One day, you may decide to do some real estate investing. If that time comes, you need a way to figure out your return on investment, or ROI. This is a relatively easy calculation to do. If you invest $100,000 in a property and sell it a few years later for $110,000, you've made $10,000 and your ROI is 10 percent. But some serious investors want to analyze their investments more deeply. That's where internal rate of return or IRR comes into play. IRR adds a layer to ROI by taking into account the time the property was held.
IRR goes by many names, but the concept means basically the same thing. The other names for IRR are APY, the average percentage yield; a loan's "effective interest rate"; the discounted cash flow rate of return -- DCFROR -- and simply rate of return -- ROR.
Calculating IRR is not easy in your head or even on paper. Even highly trained investors have to use spreadsheets and financial software to figure it out. The easiest way is to use a spreadsheet with the IRR function, like Microsoft Excel. In Excel choose a column and list the annual or monthly dates of your investments in order. Next to the appropriate dates enter the money you made from your investment and the money you spent on your investment. For example, for January of 2013, you made $200, but in March you spent $50 and so on. This figure should represent the combined amount -- meaning if you made $700 on rent, but spent $400 on your mortgage and repairs, you'd enter the amount of $300. Once you get all your amounts filled in for each time period use the XIRR function to calculate the IRR. This percentage shows you how much you earned on your investment during that time period.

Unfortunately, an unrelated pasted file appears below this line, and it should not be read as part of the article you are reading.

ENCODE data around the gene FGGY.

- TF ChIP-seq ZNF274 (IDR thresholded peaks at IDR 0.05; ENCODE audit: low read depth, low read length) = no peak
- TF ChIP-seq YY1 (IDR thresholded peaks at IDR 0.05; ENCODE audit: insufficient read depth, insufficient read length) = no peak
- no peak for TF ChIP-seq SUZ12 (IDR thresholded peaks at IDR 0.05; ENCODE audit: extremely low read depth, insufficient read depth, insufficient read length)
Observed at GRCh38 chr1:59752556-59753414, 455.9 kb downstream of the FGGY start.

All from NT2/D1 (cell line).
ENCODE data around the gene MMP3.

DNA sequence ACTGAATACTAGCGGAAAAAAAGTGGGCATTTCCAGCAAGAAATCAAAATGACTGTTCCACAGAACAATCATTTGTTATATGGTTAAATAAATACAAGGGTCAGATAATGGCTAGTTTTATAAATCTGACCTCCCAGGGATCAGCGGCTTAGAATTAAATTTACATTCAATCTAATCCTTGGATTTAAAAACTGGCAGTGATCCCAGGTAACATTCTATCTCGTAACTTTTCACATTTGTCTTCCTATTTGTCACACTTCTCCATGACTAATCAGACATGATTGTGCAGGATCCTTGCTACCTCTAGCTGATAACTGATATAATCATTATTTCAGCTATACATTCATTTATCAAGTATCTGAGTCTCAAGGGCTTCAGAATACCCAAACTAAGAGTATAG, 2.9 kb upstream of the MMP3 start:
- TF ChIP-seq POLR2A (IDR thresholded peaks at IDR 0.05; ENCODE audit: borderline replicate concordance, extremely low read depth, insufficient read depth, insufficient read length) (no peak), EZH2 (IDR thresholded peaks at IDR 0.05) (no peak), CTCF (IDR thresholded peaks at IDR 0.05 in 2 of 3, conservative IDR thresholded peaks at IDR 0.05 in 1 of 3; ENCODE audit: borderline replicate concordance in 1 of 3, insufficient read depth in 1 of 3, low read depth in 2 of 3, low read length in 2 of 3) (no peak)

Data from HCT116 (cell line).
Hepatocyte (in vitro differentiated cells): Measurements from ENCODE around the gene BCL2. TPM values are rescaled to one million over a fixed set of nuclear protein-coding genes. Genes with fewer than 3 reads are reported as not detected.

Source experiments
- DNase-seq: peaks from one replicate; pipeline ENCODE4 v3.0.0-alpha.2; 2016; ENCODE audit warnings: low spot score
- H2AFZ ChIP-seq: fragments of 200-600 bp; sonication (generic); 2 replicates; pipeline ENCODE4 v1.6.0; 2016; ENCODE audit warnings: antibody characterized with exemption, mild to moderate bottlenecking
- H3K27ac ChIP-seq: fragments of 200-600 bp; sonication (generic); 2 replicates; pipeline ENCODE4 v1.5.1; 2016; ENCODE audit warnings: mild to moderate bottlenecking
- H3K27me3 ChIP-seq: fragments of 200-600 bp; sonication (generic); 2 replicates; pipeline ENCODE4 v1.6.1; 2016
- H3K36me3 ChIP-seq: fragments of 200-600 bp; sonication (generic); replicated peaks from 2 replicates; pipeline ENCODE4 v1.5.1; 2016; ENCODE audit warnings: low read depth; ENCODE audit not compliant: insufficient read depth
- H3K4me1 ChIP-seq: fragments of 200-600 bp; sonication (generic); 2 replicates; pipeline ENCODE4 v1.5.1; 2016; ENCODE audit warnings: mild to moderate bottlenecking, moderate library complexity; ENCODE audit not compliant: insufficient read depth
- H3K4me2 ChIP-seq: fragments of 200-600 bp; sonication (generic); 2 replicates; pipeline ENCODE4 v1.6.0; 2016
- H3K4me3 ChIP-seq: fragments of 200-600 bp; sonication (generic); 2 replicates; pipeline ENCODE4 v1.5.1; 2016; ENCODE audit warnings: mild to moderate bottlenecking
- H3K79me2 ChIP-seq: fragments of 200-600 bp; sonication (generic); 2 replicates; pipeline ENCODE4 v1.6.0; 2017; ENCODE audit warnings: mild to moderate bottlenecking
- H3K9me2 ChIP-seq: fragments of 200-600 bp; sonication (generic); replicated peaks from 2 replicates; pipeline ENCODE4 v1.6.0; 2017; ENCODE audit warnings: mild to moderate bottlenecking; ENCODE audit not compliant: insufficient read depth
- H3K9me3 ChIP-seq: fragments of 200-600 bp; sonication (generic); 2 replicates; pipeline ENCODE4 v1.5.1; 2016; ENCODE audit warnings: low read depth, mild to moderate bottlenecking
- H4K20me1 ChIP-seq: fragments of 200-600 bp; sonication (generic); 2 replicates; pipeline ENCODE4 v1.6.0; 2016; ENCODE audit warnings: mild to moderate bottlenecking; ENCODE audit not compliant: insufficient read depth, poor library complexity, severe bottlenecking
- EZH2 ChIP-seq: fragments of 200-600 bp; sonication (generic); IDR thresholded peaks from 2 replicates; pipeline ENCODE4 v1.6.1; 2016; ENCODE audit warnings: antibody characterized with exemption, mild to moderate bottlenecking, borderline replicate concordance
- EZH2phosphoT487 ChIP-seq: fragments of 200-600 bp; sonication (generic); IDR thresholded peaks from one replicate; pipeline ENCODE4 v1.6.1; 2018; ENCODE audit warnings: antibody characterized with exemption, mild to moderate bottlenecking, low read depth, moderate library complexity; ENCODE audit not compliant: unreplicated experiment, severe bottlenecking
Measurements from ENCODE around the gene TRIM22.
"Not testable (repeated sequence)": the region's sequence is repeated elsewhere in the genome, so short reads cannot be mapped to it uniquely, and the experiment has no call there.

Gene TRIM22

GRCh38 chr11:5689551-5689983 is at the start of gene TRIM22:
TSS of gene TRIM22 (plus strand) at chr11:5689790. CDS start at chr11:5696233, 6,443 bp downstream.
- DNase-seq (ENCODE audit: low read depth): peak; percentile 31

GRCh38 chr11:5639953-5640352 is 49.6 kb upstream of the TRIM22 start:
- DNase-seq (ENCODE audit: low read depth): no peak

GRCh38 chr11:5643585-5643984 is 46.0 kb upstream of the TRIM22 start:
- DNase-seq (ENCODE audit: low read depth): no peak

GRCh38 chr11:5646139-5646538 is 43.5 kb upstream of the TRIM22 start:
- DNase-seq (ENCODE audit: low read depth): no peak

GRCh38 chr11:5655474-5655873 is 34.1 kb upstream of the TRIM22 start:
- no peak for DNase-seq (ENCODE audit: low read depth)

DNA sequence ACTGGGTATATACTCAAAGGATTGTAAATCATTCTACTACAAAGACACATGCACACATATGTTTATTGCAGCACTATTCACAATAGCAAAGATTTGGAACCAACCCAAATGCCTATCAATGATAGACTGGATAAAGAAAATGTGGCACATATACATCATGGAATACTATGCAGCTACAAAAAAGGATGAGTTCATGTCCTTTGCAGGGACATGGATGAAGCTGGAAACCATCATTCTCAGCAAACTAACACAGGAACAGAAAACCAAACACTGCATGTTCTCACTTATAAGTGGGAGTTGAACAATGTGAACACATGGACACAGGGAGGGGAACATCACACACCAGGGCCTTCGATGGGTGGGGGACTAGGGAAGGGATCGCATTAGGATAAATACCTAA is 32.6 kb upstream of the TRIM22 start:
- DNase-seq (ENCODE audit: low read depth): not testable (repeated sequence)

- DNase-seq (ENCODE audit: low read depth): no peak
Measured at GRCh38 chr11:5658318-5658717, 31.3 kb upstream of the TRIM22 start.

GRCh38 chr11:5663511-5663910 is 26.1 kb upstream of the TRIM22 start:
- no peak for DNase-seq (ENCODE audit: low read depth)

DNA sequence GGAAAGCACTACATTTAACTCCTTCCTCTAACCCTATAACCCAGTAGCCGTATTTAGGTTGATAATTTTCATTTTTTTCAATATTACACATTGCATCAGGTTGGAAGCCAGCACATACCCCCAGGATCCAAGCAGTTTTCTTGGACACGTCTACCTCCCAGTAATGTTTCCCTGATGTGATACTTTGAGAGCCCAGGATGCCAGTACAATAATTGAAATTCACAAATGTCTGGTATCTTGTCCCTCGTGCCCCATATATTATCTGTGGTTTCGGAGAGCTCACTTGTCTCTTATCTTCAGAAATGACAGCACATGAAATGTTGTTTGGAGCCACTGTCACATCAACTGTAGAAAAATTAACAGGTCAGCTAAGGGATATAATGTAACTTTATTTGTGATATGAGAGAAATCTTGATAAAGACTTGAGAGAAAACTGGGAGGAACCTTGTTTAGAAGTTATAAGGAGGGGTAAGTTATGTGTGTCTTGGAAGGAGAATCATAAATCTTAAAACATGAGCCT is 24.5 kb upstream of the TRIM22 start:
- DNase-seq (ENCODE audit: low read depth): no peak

Financing with an ARM
If an investor uses an adjustable-rate mortgage to finance the investment property the cost of the loan varies as the interest rate goes up. The adjustable rate usually stays constant for a period of time and then increases based on the index used by the lender. Lenders use the rates on one-year constant-maturity Treasury -- CMT --- securities, the Cost of Funds Index -- COFI -- and the London Interbank Oﬀered Rate, LIBOR, as an example. Once the interest rate enters the adjustment period, the lender adds a few percentage points -- called the margin -- to the index rate. So if the rate is based on the LIBOR, it might be the LIBOR rate plus 2 percentage points. If the LIBOR is 5 percent at the time, the loan interest rate adjusts to 7 percent. If rates change significantly during the life of the loan, it can cost the investor and cut into his return on investment.
IRR and Interest Rates
When the interest rate adjusts upward after the fixed period, the investor makes less money unless he also raises his tenant's rent to cover the extra interest expense. But by using IRR calculations, the investor can determine how much the rate can adjust before he needs to raise rent, sell the property or refinance the mortgage at a lower rate. This requires the investor to stay on top of the changes in interest rates and recalculate the IRR, if necessary. The investor with a fixed-rate mortgage doesn't have to worry about interest rate increases.
Chris Brantley began writing professionally for a financial analysis firm in 1997. From 2000 to 2004, he worked as a financial advisor, specializing in retirement planning and earned his Series 7, Series 66 and insurance licenses. Brantley started his full-time writing career in 2012 and has written for a variety of financial websites, including insurance, real estate, loan and investment sites. He holds a Bachelor of Arts in English from the University of Georgia.